Navigation Links
Amazon powers tropical ocean's carbon sink
Date:7/21/2008

Nutrients from the Amazon River spread well beyond the continental shelf and drive carbon capture in the deep ocean, according to the authors of a multi-year study.

The finding does not change estimates of the oceans' total carbon uptake, but it reveals the surprisingly large role of tropical oceans and major rivers.

The tropical North Atlantic had been considered a net emitter of carbon from the respiration of ocean life. A 2007 study estimated that ocean's contribution to the atmosphere at 30 million tons of carbon annually.

The new study, appearing in PNAS Early Edition the week of July 21, finds that almost all the respiration is offset by organisms called diazotrophs, which pull nitrogen and carbon from the air and use them to make organic solids that sink to the ocean floor.

Diazotrophs "fix" nitrogen from the air, enabling them to thrive in nutrient-poor waters. They also require small amounts of phosphorus and iron, which the Amazon River delivers far offshore.

That is all the diazotrophs need to pull carbon from the air and sink it in the ocean.

The other great tropical rivers of the world also may contribute to carbon capture, said senior author Doug Capone, professor in the USC Wrigley Institute for Environmental Studies at the University of Southern California, adding that studies on such rivers are in progress.

The study's results present new options for the controversial practice of iron fertilization. Some biologists believe that seeding the oceans with iron could increase production of carbon-fixing organisms and help mitigate climate change.

Upwelling circulation in cooler waters makes them unlikely candidates for long-term carbon capture, said Capone, who explained that a permanent carbon sink instead may be more feasible in the warm oceans.

Capone said that iron fertilization would increase diazotroph activity and that the stratified tropical waters should be able to keep captured carbon solids from returning to the surface in the short term.

"The most appropriate places are probably not the high latitudes but rather the low-latitude areas where nitrogen fixation is a predominant process," Capone said.

But Capone also noted the risks of iron fertilization, including increased production of other greenhouse gases and unpredictable effects on the food web.

Nevertheless, he said, "if we choose as a human society to fertilize areas of the oceans, these are the places that probably would get a lot more bang for the buck in terms of iron fertilization than we would at high latitudes."


'/>"/>

Contact: Carl Marziali
marziali@usc.edu
213-740-4751
University of Southern California
Source:Eurekalert

Related biology news :

1. Amazon forest shows unexpected resiliency during drought
2. Univ. of Arizona receives $2.5 million to study Amazon forests and climate change
3. Present-day species of piranha result from a marine incursion into the Amazon Basin
4. Amazon corridors far too narrow, warn scientists
5. Workshop assesses interactions between climate, forests and land use in the Amazon Basin
6. Crystal (eye) ball: Study says visual system equipped with future seeing powers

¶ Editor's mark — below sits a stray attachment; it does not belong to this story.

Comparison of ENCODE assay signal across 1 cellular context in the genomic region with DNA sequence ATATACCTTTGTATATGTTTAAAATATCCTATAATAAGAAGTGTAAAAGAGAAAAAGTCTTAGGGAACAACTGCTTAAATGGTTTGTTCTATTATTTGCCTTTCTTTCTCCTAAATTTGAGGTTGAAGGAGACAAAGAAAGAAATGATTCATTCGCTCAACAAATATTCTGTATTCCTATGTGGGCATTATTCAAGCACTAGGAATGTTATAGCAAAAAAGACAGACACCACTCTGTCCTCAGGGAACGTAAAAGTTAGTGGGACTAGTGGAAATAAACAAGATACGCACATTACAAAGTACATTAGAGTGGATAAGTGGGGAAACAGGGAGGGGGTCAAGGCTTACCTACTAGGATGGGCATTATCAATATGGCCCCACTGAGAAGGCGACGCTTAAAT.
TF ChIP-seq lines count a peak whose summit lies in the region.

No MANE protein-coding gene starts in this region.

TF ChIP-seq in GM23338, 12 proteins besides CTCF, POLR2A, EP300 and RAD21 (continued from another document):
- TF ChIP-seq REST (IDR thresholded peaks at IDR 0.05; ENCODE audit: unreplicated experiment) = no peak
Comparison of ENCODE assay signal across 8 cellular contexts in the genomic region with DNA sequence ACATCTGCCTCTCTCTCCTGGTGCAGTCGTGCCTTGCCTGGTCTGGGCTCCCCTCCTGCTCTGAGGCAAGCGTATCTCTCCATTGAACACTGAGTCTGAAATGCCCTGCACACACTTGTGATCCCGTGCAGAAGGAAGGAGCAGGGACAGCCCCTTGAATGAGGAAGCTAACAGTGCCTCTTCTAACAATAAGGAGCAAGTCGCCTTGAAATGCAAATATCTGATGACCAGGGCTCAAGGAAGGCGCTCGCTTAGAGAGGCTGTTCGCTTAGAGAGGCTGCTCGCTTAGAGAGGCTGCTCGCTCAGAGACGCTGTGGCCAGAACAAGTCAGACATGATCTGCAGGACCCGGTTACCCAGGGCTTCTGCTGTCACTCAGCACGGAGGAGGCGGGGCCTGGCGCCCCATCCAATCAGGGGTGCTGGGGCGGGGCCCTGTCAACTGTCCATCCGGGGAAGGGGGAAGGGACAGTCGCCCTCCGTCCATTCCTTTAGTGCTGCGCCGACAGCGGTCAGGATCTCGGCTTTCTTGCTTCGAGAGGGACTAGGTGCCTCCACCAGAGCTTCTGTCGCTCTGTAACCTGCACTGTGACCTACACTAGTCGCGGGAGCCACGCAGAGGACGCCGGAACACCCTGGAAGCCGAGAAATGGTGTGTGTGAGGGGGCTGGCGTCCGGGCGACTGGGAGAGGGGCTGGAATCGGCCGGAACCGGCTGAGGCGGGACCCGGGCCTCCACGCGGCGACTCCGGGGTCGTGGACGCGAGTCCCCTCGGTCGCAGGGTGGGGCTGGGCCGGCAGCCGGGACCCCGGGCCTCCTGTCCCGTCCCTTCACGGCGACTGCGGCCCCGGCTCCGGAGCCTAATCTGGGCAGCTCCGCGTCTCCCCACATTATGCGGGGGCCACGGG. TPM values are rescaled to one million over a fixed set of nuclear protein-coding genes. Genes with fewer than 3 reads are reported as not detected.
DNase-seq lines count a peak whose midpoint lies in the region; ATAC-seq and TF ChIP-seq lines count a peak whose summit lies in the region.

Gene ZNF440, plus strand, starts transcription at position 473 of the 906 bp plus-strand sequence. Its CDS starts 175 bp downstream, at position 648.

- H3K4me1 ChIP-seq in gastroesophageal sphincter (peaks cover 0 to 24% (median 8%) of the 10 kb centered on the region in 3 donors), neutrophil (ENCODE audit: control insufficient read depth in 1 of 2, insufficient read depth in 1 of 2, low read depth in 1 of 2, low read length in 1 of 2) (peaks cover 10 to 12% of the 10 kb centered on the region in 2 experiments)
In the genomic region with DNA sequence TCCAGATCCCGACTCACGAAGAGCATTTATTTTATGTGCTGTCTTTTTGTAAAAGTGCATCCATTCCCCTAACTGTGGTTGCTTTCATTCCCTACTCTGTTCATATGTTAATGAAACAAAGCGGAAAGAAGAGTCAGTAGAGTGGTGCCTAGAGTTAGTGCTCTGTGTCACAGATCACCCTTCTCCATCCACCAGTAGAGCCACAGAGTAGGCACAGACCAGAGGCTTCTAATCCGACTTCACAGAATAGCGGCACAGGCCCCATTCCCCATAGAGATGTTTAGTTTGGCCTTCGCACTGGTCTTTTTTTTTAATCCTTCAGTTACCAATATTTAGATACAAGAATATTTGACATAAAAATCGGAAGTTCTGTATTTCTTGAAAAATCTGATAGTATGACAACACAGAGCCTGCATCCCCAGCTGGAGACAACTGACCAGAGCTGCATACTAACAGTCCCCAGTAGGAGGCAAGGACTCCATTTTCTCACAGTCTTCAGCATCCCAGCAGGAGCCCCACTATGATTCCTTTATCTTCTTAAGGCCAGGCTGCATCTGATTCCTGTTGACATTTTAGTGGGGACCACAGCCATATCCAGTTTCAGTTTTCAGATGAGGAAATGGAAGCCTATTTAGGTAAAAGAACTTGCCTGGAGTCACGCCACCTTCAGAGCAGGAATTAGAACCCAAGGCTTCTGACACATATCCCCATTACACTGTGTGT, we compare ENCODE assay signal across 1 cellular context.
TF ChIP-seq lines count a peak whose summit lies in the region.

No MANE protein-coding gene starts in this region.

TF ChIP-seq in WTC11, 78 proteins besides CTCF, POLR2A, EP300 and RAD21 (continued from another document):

7. Tropical insects go the distance to inform rainforest conservation
8. New study warns limited carbon market puts 20 percent of tropical forest at risk
9. Tropical crab invades Georgia oyster reefs -- but the long-term impact cant be predicted
10. Spatial patterns in tropical forests can help to understand their high biodiversity
11. Researchers discover forests of endangered tropical kelp
Post Your Comments:
*Name:
*Comment:
*Email:
(Date:5/3/2016)... , May 3, 2016  Neurotechnology, a ... the MegaMatcher Automated Biometric Identification System (ABIS) ... large-scale multi-biometric projects. MegaMatcher ABIS can process multiple ... using any combination of fingerprint, face or iris ... MegaMatcher SDK and MegaMatcher Accelerator , ...
(Date:4/28/2016)... BANGALORE, India , April 28, 2016 ... subsidiary of Infosys (NYSE: INFY ), and Samsung ... global partnership that will provide end customers with a ... and payment services.      (Logo: http://photos.prnewswire.com/prnh/20130122/589162 ... for financial services, but it also plays a fundamental part ...
(Date:4/28/2016)... -- First quarter 2016:   , Revenues ... first quarter of 2015 The gross margin was 49% ... and the operating margin was 40% (-13) Earnings per ... from operations was SEK 249.9 M (21.2) , Outlook ... 7,000-8,500 M. The operating margin for 2016 is estimated ...
Breaking Biology News(10 mins):
(Date:5/4/2016)... ... May 04, 2016 , ... The Children’s Tumor Foundation announced its ... tumors to grow on nerves throughout the body. It affects 1 in 3,000 people ... events held during the month of May, as well as online activities, Neurofibromatosis Awareness ...
(Date:5/4/2016)... 2016 According to a new ... - Global Industry Analysis, Size, Share, Growth, Trends, and ... to expand at a CAGR of 17.1% from 2016 ... Metabolomics is the extensive study of small ... or organisms. Together, these small molecules and their interactions ...
(Date:5/4/2016)... ... ... PBI-Gordon Corporation is pleased to announce Doug Obermann has been promoted to ... PBI-Gordon in February 1988, after finishing his masters in agronomy from Iowa State University. ... to national product manager, to helping develop, name and launch many of the most ...
(Date:5/4/2016)... York, NY (PRWEB) , ... May 04, 2016 ... ... has leveraged recent innovations in biotechnology to help treat hormonal and stress related ... loss, Nutrafol® has captured the hearts of key opinion leaders in the medical ...
Breaking Biology Technology: